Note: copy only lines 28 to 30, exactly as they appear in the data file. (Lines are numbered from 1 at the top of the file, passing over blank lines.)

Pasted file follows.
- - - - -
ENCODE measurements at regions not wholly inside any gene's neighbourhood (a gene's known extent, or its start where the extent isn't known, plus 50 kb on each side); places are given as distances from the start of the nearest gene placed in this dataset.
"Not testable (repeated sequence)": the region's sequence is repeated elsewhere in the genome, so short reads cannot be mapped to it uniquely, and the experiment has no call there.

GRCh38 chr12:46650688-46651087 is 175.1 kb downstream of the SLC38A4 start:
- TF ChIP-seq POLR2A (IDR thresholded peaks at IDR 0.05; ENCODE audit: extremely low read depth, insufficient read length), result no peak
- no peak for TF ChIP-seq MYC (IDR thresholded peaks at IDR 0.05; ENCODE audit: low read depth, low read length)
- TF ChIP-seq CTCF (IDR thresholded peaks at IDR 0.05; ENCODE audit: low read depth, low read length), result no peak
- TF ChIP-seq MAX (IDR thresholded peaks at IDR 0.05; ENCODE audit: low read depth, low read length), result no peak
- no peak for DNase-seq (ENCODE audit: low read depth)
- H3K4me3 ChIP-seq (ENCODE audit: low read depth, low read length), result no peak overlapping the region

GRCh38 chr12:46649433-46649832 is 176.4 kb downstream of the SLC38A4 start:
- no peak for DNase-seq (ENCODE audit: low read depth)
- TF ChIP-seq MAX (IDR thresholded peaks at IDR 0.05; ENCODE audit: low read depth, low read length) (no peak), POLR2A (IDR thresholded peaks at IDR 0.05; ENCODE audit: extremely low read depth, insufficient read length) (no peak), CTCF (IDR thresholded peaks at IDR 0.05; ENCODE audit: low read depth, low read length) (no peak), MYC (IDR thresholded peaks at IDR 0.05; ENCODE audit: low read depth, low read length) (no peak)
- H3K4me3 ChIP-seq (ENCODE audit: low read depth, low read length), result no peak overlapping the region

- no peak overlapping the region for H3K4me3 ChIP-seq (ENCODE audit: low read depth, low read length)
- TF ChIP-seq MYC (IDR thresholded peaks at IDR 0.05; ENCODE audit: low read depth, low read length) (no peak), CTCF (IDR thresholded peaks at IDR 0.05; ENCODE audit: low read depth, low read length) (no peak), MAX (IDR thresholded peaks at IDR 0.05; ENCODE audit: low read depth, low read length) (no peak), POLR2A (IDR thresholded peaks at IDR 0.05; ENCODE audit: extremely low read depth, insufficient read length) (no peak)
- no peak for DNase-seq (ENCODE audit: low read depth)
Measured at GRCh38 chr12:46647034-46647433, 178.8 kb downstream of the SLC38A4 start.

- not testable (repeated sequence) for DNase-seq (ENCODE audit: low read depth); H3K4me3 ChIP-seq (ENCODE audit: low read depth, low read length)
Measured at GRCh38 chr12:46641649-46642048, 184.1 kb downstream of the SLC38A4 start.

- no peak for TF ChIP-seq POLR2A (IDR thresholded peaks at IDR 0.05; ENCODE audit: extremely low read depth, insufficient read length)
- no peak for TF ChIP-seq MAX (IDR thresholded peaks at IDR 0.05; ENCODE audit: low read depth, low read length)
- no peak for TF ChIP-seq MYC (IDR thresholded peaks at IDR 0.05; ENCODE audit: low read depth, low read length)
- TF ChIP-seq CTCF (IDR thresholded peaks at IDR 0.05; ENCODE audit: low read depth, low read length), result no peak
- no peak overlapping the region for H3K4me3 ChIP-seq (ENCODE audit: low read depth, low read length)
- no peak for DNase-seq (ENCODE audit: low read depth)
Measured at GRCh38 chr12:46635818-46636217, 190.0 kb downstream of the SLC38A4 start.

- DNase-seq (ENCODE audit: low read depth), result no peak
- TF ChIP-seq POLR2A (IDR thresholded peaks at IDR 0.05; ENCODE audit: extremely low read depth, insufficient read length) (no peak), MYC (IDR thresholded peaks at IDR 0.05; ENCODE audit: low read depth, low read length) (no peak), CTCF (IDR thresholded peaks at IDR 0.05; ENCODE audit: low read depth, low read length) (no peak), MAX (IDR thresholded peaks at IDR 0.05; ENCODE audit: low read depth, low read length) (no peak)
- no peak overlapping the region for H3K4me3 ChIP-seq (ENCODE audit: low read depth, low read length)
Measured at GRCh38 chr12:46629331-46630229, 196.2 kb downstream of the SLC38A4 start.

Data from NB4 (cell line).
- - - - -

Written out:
- TF ChIP-seq POLR2A (IDR thresholded peaks at IDR 0.05; ENCODE audit: extremely low read depth, insufficient read length) (no peak), MYC (IDR thresholded peaks at IDR 0.05; ENCODE audit: low read depth, low read length) (no peak), CTCF (IDR thresholded peaks at IDR 0.05; ENCODE audit: low read depth, low read length) (no peak), MAX (IDR thresholded peaks at IDR 0.05; ENCODE audit: low read depth, low read length) (no peak)
- no peak overlapping the region for H3K4me3 ChIP-seq (ENCODE audit: low read depth, low read length)
Measured at GRCh38 chr12:46629331-46630229, 196.2 kb downstream of the SLC38A4 start.